- May 26, 2022
Yes i've smoked cigars for decades and brought back a few dry sticks but nothing like this im thinking this is going to be a test and "just to see" but it's never really going to be close to what it was.
At college, a kid in the dorm used to get care packages, often containing a tin of cookies. The lid was closed on a sheet of wax paper, underneath that was a slice of bread covering the cookies. The slice of bread was always dried/stale, while the cookies were fresh and delicious.I am definitely not an expert on this but a slice of white bread has help me save some old Sugar Barrel.
I always wondered how well those would work, I guess now I know.a pound of flake in one of those hinged and gasketed glass jars that's become downright crispy in just a year.
I don't know if that is how I'd describe it, but I've never liked the result of rehydrating.In my experience. Rehydrate tobacco with distilled water makes the taste of tobacco fades.
Having grown up in South Carolina I remember that tobacco farming ranked up there with cotton in the 60's. Any tobacco farmer of any size had their own barns where they hung the tobacco to dry. Even as a youngster in the 50's & 60's the aroma in those barns were things of fond memories.Years ago, before bulk barns, we cured tobacco on sticks. After curing we had to open the barn doors during the night to let the leaves obtain some moisture and become pliable so they didn't crumble while unloading the barn and hauling to the pack house. That's how I handle dry pipe tobacco. I pour the crunchy tobacco into my wife's biscuit pan and place it on the porch overnight. By early next morning, if pinched between the fingers, it will hold together and be soft. I just place it in a mason jar and seal it up. This works because the tobacco will only absorb the moisture amount it needs and is never introduced to liquid All that's left is washing biscuit pan and slipping it back in the kitchen before she's any the wiser.
The first sentence is so wrong it's criminal. 10-14% is the moisture content; RH @70º would be a range of perhaps 60-80% RH. There are tables showing conversions, but my example is made up.Per the article: "The proper RH of pipe tobacco is only around 10-14%." This seems off to me because 1) in most areas the average RH in the atmosphere is much higher, and 2) RH refers to atmospheric moisture, not moisture in a solid (which is "moisture content"). I have read that the moisture content of pipe tobacco should be around 18-22%. So, about 1/5 of its weight is water.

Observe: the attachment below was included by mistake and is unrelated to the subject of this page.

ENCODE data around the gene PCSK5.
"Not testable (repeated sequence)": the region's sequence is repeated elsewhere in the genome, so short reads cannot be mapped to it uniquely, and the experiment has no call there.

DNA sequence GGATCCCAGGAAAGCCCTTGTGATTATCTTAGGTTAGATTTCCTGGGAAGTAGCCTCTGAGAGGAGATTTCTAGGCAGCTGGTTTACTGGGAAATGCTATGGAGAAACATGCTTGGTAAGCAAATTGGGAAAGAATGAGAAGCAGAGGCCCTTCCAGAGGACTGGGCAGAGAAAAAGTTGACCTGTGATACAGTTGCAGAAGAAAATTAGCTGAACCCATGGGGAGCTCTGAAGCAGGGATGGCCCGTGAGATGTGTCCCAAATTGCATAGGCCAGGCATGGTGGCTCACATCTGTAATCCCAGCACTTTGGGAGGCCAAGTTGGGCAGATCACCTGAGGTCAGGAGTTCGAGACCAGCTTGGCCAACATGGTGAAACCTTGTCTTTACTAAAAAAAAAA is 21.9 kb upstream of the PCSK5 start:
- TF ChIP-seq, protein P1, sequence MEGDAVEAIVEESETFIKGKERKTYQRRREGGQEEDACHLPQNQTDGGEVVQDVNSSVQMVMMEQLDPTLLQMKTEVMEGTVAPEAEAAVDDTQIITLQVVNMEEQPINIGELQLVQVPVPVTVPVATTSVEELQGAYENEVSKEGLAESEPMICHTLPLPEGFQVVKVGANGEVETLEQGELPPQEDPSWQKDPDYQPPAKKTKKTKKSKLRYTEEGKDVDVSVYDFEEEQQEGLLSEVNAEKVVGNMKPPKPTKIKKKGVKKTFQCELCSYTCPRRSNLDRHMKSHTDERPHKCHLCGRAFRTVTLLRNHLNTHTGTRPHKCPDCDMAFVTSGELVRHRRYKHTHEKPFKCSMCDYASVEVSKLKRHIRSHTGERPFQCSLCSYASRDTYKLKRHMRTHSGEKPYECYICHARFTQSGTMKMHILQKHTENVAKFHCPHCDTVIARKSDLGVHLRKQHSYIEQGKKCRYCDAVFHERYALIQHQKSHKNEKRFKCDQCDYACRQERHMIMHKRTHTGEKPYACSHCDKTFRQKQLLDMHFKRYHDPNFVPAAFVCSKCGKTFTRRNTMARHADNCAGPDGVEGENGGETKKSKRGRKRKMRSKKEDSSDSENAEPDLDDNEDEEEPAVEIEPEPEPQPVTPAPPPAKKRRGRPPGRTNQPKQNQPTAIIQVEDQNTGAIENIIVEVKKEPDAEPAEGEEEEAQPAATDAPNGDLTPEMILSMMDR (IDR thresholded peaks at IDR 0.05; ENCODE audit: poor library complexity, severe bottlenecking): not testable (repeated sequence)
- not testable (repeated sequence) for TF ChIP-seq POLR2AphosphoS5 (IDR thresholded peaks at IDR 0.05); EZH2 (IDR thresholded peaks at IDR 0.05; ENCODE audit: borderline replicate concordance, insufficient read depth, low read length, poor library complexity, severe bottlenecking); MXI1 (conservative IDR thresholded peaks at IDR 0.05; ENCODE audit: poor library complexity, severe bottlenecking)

Not a surprise, and not confirmation that bail tops are poor containers for tobacco: They are quite good except for l/t storage, but also if used for a bowl full a few times a week or more.In any case, the article is still very helpful. The RH where I live is very low, and I have some spritzing to do. I have been sealing my tobacco in mylar bags, but have a pound of flake in one of those hinged and gasketed glass jars that's become downright crispy in just a year.
Rehydrate tobacco with distilled water makes the taste of tobacco fades.
I would spray some scotch whisky or brandy on them.
I pour the crunchy tobacco into my wife's biscuit pan and place it on the porch overnight. By early next morning,
I tried some tobacco rehydrated this way last night. Still has a slight alcohol smell, burned a little hot, I had to really slow down, was very tasty.
Recently I’ve experimented with something similar: little containers of salt and drops of distilled water. Table salt should keep the RH at 70%, and I had more water slowly as the tobacco takes the humidity down. within a few days it it stabilizes and I know the tobacco is rehydrated, but not too much.